Feeds

UK Supremes question vetting scheme

New rules for enhanced CRB checks

SANS - Survey on application security programs

Britain's top judges have warned that new background checks to vet millions of adults for contact with children carry a "real risk" of infringing human rights and undermining public confidence in protection measures.

The comments about the Independent Safeguarding Authority (ISA) were made today as a nursery worker who lost her job because of an enhanced CRB check lost her case against the police.

Although the new Supreme Court ruled that the police were right to disclose she had once been accused of neglecting her child because it was directly relevant to her work, it sounded a strong note of caution about the ISA in its judgement.

In future, "the police must give due weight to the applicant's right to respect for her private life" the judges said, and chief constables should allow individuals to make representations before making an enhanced CRB disclosure.

They extended their concerns over government vetting to the ISA, which will call on the existing CRB system.

"The widespread concern about the compulsory registration rules for all those having regular contact with children, as proposed by the Government in September 2009, demonstrates that there is a real risk that, unless child protection procedures are proportionate and contain adequate safeguards, they will not merely fall foul of the Convention [on human rights], but they will rebound to the disadvantage of the very group they are designed to shield, and will undermine public confidence in the laudable exercise of protecting the vulnerable," wrote Lord Neuberger, one of the panel of five judges considering the case.

The nursery worker, referred to by the Court as "L", attempted to sue the Met under the Human Rights Act, arguing that the enhanced CRB disclosure had infringed her right to privacy.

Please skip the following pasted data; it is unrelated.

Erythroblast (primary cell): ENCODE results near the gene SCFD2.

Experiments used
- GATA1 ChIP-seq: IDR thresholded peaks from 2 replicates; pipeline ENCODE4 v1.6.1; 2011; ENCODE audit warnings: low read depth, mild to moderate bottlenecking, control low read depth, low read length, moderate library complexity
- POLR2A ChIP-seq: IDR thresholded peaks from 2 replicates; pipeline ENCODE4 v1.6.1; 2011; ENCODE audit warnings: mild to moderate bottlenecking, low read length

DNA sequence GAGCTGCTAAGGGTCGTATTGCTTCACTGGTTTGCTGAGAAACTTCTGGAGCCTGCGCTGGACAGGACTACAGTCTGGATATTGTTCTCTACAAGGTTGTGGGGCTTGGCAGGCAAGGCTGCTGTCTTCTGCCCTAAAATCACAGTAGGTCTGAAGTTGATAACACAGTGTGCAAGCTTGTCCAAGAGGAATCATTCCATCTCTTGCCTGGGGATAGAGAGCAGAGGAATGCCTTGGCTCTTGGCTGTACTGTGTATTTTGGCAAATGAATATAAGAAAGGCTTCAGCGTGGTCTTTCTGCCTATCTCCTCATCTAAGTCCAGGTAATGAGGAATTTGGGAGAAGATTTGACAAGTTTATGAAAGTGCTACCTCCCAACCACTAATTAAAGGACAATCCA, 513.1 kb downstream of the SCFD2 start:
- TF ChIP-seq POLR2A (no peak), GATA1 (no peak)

Enhanced CRB checks allow disclosure of investigations that never led to a charge. They are used for occupations that involve contact with children and vulnerable people.

Although she lost, the woman's solicitor said she welcomed the judgement because it would mean more care will be taken by police in future.

Liberty also welcomed the ruling.

"The Supreme Court has thankfully brought some wisdom and balance to the current frenzy around employment vetting. At a time when more people than ever before have been made subject to CRB checks, and the police seek to hold information forever, this judgment strikes a welcome note of caution and fairness," said legal officer Anna Fairclough.

"Our children are better protected by a rational and balanced scheme than by one that disclosed gossip and rumour without safeguards."

The full judgement is here (pdf). ®

3 Big data security analytics techniques

More from The Register

next story
Lavabit loses contempt of court appeal over protecting Snowden, customers
Judges rule complaints about government power are too little, too late
Don't let no-hire pact suit witnesses call Steve Jobs a bullyboy, plead Apple and Google
'Irrelevant' character evidence should be excluded – lawyers
Record labels sue Pandora over vintage song royalties
Companies want payout on recordings made before 1972
EFF: Feds plan to put 52 MILLION FACES into recognition database
System would identify faces as part of biometrics collection
Edward Snowden on his Putin TV appearance: 'Why all the criticism?'
Denies Q&A cameo was meant to slam US, big-up Russia
Ex-Tony Blair adviser is new top boss at UK spy-hive GCHQ
Robert Hannigan to replace Sir Iain Lobban in the autumn
Judge halts spread of zombie Nortel patents to Texas in Google trial
Epic Rockstar patent war to be waged in California
German space centre endures cyber attack
Chinese code retrieved but NSA hack not ruled out
APPLE FAILS to ditch class action suit over ebook PRICE-FIX fiasco
Do not pass go, do cough (up to) $840m in damages
prev story

Whitepapers

Mainstay ROI - Does application security pay?
In this whitepaper learn how you and your enterprise might benefit from better software security.
Combat fraud and increase customer satisfaction
Based on their experience using HP ArcSight Enterprise Security Manager for IT security operations, Finansbank moved to HP ArcSight ESM for fraud management.
The benefits of software based PBX
Why you should break free from your proprietary PBX and how to leverage your existing server hardware.
Top three mobile application threats
Learn about three of the top mobile application security threats facing businesses today and recommendations on how to mitigate the risk.
3 Big data security analytics techniques
Applying these Big Data security analytics techniques can help you make your business safer by detecting attacks early, before significant damage is done.